Why We Teach Writing Before Reading
When my kids started showing signs that they were interested in reading and writing, like most Moms, I turned to the internet to research how to teach kids to read and write. I wanted to know the right way to do these things so I don't confuse them. I also didn't want to contradict what they were learning in their Toddler and Children's House - especially during their Kindergarten year. What I learned is that the internet can be a confusing place. Do kids need to be able to recognize letters before they start writing them? That made sense to me, but Montessori teaches it the other way around. Keep reading and I'll clear up the confusion by telling you why writing is taught before reading in the Montessori method.
Montessori assumes a totally different way of teaching reading by teaching writing first. This approach is far more effective and efficient because by the time you learn to read you’ve already learned to write. Traditional education approaches reading through an intellectual process. Montessori begins teaching reading long before the intellectual process is ready giving it a great head start. Montessori education begins with the training of the senses. That is why there is tremendous emphasis on practical life and sensorial materials in the classroom. None of it “appears” intellectually stimulating but it is the basis of success in Montessori reading.
Montessori embraces all of the senses (and trains them all) to serve the acquisition of reading. Washing dishes, scrubbing clothes develop large motor skills. Polishing, spooning, sorting develop small motor skills. Both are essential for success in learning how to write. Then your child moves onto the sensorial materials. Each material develops different senses again reinforcing those needed for writing but also developing the senses for acquiring the sounds of language.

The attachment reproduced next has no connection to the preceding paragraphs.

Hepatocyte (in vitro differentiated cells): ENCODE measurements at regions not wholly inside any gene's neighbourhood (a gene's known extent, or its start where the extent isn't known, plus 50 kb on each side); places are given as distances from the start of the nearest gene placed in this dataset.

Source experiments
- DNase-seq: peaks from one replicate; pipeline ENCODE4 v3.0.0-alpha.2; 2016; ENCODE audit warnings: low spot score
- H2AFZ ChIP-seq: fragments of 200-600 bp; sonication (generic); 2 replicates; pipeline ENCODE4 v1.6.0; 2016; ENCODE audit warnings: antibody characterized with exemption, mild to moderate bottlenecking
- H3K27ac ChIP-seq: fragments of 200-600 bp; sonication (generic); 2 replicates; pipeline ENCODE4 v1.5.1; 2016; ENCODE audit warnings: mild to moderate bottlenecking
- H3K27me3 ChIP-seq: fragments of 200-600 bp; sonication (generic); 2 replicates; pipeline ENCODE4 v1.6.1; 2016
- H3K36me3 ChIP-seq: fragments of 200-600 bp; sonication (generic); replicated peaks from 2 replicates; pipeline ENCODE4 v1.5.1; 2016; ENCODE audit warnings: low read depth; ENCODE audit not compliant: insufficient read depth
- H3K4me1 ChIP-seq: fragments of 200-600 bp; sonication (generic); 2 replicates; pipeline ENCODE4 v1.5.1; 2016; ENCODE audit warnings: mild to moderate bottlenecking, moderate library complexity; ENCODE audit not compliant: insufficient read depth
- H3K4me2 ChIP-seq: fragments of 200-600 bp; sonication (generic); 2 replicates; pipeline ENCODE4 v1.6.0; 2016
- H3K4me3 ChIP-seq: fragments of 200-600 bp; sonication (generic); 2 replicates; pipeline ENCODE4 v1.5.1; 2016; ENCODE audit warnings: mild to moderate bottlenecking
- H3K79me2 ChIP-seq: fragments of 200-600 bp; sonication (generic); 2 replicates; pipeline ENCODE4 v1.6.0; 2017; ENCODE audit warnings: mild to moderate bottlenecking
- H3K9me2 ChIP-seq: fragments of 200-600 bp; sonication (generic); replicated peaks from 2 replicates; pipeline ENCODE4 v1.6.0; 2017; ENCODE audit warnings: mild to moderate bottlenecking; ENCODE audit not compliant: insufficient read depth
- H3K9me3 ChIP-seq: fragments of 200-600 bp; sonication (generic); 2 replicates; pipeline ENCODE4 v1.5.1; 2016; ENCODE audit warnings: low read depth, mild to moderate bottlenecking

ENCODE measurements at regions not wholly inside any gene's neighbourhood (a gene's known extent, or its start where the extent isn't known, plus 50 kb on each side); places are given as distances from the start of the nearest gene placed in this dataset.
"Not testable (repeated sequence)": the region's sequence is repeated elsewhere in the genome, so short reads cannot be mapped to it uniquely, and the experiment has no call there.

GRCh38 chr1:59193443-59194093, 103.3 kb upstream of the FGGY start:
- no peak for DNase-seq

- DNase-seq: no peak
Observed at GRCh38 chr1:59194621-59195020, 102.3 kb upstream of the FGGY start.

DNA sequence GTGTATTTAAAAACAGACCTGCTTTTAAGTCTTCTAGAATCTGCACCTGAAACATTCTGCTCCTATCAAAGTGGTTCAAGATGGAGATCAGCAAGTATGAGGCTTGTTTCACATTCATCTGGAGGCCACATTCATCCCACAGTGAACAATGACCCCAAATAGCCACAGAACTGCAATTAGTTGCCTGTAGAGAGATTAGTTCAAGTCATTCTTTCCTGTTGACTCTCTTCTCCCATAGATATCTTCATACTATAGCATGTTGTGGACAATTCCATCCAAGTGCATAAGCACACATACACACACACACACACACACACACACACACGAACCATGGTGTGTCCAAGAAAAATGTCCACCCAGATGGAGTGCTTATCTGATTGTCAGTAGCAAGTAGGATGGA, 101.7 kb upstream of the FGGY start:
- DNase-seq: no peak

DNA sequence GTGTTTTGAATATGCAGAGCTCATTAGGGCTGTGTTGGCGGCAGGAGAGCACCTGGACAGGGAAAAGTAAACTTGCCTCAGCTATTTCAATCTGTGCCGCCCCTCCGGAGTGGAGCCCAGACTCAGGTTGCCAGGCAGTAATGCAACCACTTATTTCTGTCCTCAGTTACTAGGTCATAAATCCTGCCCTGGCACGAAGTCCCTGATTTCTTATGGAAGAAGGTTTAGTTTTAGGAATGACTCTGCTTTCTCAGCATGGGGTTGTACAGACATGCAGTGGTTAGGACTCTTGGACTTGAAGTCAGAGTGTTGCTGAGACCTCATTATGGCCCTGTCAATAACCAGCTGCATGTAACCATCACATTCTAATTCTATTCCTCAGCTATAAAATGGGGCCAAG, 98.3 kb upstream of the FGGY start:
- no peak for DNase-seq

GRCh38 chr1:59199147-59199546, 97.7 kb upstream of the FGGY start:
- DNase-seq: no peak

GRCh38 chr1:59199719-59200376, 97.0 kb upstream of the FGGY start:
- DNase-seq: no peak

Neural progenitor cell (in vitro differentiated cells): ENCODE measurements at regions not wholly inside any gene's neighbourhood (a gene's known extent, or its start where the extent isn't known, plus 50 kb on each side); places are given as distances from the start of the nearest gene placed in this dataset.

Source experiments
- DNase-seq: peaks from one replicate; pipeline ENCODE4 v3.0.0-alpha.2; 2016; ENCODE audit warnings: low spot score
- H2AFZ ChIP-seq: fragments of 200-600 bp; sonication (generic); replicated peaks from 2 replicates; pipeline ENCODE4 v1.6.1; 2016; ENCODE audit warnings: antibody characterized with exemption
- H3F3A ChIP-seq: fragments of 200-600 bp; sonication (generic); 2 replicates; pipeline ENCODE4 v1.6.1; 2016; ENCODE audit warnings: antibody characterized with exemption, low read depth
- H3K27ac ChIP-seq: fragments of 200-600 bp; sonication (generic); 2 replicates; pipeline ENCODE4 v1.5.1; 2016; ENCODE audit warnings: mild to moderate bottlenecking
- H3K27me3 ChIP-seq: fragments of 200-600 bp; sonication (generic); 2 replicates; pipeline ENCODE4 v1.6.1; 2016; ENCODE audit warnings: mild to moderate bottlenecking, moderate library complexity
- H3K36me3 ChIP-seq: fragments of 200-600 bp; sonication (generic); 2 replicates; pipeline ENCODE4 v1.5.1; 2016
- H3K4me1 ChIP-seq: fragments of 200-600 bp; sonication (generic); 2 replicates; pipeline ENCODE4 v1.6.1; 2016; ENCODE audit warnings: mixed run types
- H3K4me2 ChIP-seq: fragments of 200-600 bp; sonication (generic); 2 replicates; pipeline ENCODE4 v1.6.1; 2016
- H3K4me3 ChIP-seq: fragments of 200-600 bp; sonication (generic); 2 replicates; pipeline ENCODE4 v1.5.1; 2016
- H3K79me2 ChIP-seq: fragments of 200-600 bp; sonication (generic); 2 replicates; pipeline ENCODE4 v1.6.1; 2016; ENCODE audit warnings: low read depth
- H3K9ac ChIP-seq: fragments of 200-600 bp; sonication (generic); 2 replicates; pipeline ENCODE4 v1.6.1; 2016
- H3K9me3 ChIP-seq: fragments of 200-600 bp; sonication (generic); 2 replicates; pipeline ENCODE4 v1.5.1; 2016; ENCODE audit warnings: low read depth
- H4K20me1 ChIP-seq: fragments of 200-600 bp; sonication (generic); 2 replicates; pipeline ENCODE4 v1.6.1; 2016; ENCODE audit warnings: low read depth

The reading process starts with the writing – one letter at a time, one sound at a time. It is not your ABC’s but the phonetic sounds that create the building blocks for reading. The use of the senses with the sandpaper letters enhance the total process. Each sound, each letter is slowly marinated in to the child’s senses – audibly, visually, tactilily. This is fun – not pressure. Recognizing letters and signs along the street add to the child’s delight in the process.
They begin to put the letters together with the moveable alphabet. They begin to sound words out one sound at a time. They begin to write them on chalkboards and on paper. They begin to discover the power and sounds in the marks they make on paper. They begin to read without pressure because the reading has had a long gestation period through the practical life materials, through the sensorial materials and through the writing exercises.
The hard work of learning to read has a magical element in Montessori. At first you don’t and then you do and you have a written record to verify the magic. You can read without learning how to write but you cannot write without learning how to read.
This is one of my favorite topics. I find the process of learning to read and write fascinating, especially because it is a skill that everyone uses for a lifetime. Use the comments below to tell me about what challenges or successes you are experiencing with your child's reading and writing. I love talking about this!